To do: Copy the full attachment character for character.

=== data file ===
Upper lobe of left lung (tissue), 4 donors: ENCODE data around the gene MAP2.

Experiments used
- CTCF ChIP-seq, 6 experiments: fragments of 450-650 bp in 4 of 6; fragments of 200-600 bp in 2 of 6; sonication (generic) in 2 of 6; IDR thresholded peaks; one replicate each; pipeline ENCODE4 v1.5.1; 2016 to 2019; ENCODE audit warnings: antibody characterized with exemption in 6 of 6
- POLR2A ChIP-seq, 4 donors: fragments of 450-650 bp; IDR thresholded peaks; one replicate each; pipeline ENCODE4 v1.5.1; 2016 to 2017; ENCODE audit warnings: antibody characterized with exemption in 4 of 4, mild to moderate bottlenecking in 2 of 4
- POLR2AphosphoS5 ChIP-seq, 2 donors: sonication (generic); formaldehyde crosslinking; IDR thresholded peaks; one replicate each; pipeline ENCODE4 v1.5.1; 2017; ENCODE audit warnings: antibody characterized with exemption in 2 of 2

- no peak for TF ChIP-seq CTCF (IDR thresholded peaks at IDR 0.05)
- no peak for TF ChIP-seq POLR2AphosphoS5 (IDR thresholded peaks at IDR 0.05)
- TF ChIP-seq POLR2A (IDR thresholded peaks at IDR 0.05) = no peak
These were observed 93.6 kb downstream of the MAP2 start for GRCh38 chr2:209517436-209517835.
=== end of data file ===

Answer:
Upper lobe of left lung (tissue), 4 donors: ENCODE data around the gene MAP2.

Experiments used
- CTCF ChIP-seq, 6 experiments: fragments of 450-650 bp in 4 of 6; fragments of 200-600 bp in 2 of 6; sonication (generic) in 2 of 6; IDR thresholded peaks; one replicate each; pipeline ENCODE4 v1.5.1; 2016 to 2019; ENCODE audit warnings: antibody characterized with exemption in 6 of 6
- POLR2A ChIP-seq, 4 donors: fragments of 450-650 bp; IDR thresholded peaks; one replicate each; pipeline ENCODE4 v1.5.1; 2016 to 2017; ENCODE audit warnings: antibody characterized with exemption in 4 of 4, mild to moderate bottlenecking in 2 of 4
- POLR2AphosphoS5 ChIP-seq, 2 donors: sonication (generic); formaldehyde crosslinking; IDR thresholded peaks; one replicate each; pipeline ENCODE4 v1.5.1; 2017; ENCODE audit warnings: antibody characterized with exemption in 2 of 2

- no peak for TF ChIP-seq CTCF (IDR thresholded peaks at IDR 0.05)
- no peak for TF ChIP-seq POLR2AphosphoS5 (IDR thresholded peaks at IDR 0.05)
- TF ChIP-seq POLR2A (IDR thresholded peaks at IDR 0.05) = no peak
These were observed 93.6 kb downstream of the MAP2 start for GRCh38 chr2:209517436-209517835.